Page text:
Magnus Essand Group

Oncolytic Virus Therapy for Cancer

Photo of Magnus EssandOncolytic viruses are emerging therapeutic agents for cancer. They have the capacity to infect tumor cells, replicate therein, lyse the cells and release progeny virus, which infect neighboring cells. The lytic cell death induced by the virus is not dependent on the ability of the tumor cell to go into apoptosis, thus also drug-resistant cancer stem cells can be killed. Furthermore, the presence of immunogenic virus in the tumor microenvironment can alter the otherwise immunosuppressive milieu in favor of an anti-tumor immune response.
We are developing genetically engineered viruses for cancer therapy. We focus our efforts on prostate cancer and neuroendocrine tumors. Virus replication is controlled by tissue-specific promoters and further restricted by introduction of tissue-specific microRNA target sequences in the viral genome. The infectivity is also altered through genetic modification of virus capsid to favor infection of tumors cells. In order to target metastatic sites we are evaluating various cell types as vehicles to deliver virus at the tumor site. We are in particular looking at tumor antigen-restricted T cells, which target tumor cells directly, and macrophages and mesenchymal stem cells, which are attracted to the inflammatory environment of the tumor.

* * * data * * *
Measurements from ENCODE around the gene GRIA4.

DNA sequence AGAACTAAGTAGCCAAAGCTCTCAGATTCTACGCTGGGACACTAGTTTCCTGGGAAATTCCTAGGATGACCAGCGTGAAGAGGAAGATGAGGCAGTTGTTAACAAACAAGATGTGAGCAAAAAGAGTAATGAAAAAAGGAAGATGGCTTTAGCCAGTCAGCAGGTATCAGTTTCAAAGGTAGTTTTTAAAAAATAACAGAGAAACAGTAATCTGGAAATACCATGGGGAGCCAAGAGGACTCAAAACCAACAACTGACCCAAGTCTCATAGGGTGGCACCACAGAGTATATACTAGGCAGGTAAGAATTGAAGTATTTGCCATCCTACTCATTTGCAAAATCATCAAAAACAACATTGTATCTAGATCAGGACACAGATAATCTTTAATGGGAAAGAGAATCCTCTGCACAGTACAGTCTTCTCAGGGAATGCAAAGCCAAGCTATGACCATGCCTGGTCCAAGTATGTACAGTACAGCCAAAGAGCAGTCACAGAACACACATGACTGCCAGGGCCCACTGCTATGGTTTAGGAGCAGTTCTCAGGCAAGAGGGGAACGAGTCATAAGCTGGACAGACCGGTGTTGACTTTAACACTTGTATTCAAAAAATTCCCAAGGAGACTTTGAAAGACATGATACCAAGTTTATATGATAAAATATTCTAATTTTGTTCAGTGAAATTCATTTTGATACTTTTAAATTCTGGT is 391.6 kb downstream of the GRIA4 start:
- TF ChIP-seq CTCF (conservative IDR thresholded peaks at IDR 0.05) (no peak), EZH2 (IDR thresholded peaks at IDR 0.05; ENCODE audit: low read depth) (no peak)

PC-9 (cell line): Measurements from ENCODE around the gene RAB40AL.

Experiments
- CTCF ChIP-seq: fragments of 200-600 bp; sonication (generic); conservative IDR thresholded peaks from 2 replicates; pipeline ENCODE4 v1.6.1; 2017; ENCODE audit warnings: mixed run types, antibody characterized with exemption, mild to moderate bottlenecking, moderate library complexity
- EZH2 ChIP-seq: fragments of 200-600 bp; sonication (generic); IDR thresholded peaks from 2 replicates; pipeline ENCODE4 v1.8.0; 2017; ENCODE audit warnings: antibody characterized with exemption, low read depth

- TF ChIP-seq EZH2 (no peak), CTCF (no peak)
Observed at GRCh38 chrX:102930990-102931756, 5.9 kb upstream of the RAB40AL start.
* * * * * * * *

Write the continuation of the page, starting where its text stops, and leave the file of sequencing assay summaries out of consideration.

T Cell Therapy for Cancer and Virus Infections

Adoptive transfer of antigen-specific T cells in combination with host immune-depletion has during the last years emerged as an interesting therapeutic approach to combat severe virus infection and cancer.
We have long experience in isolating and expanding antigen-specific T cells from peripheral blood and we have developed a rapid protocol for simultaneous activation and expansion of cytomegalovirus (CMV)-directed cytolytic and helper T cells. The protocol has great potential to treat transplant patients who suffers from CMV disease due to their immunosuppressive medication. We also have long experience with T cells directed against tumor-associated antigens and we have shown that prostate cancer patients have an increased frequency of prostate antigen-specific T cells in their blood. We are developing genetically engineered T cells, expressing T cell receptors or chimeric antigen receptors with specificity for prostate tumor-associated antigens. The T cells are further modified to be resistant to suppressive factors in the tumor microenvironment. That way large numbers of antigen-specific cytolytic T cells can be rapidly obtained for adoptive transfer to cancer patients.